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Hewlett-Packard tax decision stings Oregon county

May 21, 2013

By The Associated Press

CORVALLIS — An Oregon Tax Court judge ruled that Hewlett-Packard's campus in Corvallis was overvalued on property tax bills from 2008 until 2011, a decision that could cost Benton County $9.5 million in tax revenue.

The Oregon Department of Revenue prepared the tax assessments. Department spokesman Derrick Gasperini said the agency is still reviewing the opinion and has yet to decide whether to appeal by a mid-June deadline.

The state and Hewlett-Packard Co. placed very different valuations on the 180-acre site. The state, for example, valued the property at $337 million for the 2010-11 tax year. The company said it was worth $204 million.

In his 12-page opinion, Judge Henry Breithaupt's found the testimony of a Department of Revenue appraiser to be “evasive, inconclusive and, at times, actually or seemingly contradictory.”

If the decision stands, the refunded tax payments would affect all of the county's 53 taxing districts, the Corvallis Gazette-Times reported Tuesday.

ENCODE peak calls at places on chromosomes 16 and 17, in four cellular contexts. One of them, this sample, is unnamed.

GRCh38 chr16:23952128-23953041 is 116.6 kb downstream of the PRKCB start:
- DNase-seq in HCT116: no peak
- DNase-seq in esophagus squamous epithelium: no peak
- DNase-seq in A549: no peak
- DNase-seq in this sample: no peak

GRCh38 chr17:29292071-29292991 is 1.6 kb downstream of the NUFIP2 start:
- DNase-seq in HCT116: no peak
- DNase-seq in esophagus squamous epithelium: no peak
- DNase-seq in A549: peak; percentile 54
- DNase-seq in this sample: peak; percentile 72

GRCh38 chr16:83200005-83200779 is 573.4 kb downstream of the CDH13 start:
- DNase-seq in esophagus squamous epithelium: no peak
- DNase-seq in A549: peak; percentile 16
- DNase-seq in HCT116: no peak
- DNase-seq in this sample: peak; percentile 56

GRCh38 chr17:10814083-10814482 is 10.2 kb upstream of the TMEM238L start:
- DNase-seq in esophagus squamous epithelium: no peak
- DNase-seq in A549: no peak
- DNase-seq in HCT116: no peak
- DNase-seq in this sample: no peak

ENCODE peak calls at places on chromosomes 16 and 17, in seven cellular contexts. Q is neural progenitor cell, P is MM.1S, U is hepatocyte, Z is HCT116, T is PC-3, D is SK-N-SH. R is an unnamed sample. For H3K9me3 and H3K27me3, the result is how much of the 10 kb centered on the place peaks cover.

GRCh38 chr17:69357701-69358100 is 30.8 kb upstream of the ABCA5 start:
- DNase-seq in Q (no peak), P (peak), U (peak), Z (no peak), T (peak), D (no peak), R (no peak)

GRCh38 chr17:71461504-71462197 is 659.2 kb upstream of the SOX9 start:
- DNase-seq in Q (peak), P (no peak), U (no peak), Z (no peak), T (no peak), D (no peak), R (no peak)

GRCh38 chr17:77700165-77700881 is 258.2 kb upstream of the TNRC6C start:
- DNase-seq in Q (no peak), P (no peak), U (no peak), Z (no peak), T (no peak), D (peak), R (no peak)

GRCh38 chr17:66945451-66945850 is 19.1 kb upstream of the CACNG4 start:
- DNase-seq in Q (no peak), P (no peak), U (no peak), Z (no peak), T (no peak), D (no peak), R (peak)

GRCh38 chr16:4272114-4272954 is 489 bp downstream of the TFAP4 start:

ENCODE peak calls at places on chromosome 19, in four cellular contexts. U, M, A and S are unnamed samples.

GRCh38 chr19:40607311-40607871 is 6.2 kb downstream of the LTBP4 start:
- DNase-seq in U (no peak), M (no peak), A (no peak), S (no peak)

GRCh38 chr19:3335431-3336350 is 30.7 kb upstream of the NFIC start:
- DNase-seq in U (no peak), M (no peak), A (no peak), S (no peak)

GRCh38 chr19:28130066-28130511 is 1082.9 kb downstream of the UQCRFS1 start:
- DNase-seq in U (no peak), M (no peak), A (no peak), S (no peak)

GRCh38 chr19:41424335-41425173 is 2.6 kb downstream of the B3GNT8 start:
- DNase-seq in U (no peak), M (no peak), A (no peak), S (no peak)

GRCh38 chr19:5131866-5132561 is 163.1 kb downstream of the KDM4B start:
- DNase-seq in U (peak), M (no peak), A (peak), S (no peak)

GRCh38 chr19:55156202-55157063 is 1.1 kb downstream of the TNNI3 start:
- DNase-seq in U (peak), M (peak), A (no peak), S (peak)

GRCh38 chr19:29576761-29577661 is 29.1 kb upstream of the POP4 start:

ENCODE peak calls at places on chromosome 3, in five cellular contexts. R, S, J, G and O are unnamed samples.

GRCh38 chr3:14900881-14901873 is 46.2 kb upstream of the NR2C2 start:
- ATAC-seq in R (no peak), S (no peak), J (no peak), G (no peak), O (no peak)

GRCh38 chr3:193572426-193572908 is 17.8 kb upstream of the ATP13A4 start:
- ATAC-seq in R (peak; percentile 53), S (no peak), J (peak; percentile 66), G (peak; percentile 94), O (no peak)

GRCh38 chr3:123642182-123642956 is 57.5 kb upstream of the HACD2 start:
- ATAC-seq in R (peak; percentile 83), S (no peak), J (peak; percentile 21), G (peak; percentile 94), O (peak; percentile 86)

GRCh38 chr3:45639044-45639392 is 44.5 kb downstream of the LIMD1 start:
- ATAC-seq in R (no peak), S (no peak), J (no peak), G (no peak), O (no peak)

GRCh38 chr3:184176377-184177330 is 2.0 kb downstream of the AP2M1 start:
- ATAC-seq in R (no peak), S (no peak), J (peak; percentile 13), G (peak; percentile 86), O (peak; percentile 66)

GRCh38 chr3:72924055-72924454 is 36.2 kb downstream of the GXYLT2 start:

Based on initial estimates by county officials, the city of Corvallis will take the biggest hit at about $2 million, followed by the Corvallis School District at $1.9 million, Benton County government at $1.7 million, Linn-Benton Community College at $385,000, the city of Albany at $373,000, the county library district at $211,000, the Linn-Benton-Lincoln Educational Service District at $176,000, the city of Philomath at $155,000 and the Corvallis Rural Fire District at $126,000.

“To be perfectly honest, we were dumbfounded by this decision,” Benton County Assessor Tami Woodward said. “It wasn't the news we were hoping for.”

Property values at the high-tech campus have dropped since the glory days of Hewlett-Packard's inkjet printer business, which was centered in Corvallis.

The campus expanded quickly from the mid-1980s to the mid-1990s, growing to about 2 million gross square feet of space in 11 buildings and employing as many as 8,000 people, according to court documents. Many of those jobs have since been outsourced, and much of the space now stands idle or has been leased to other users.


Information from: Gazette-Times,

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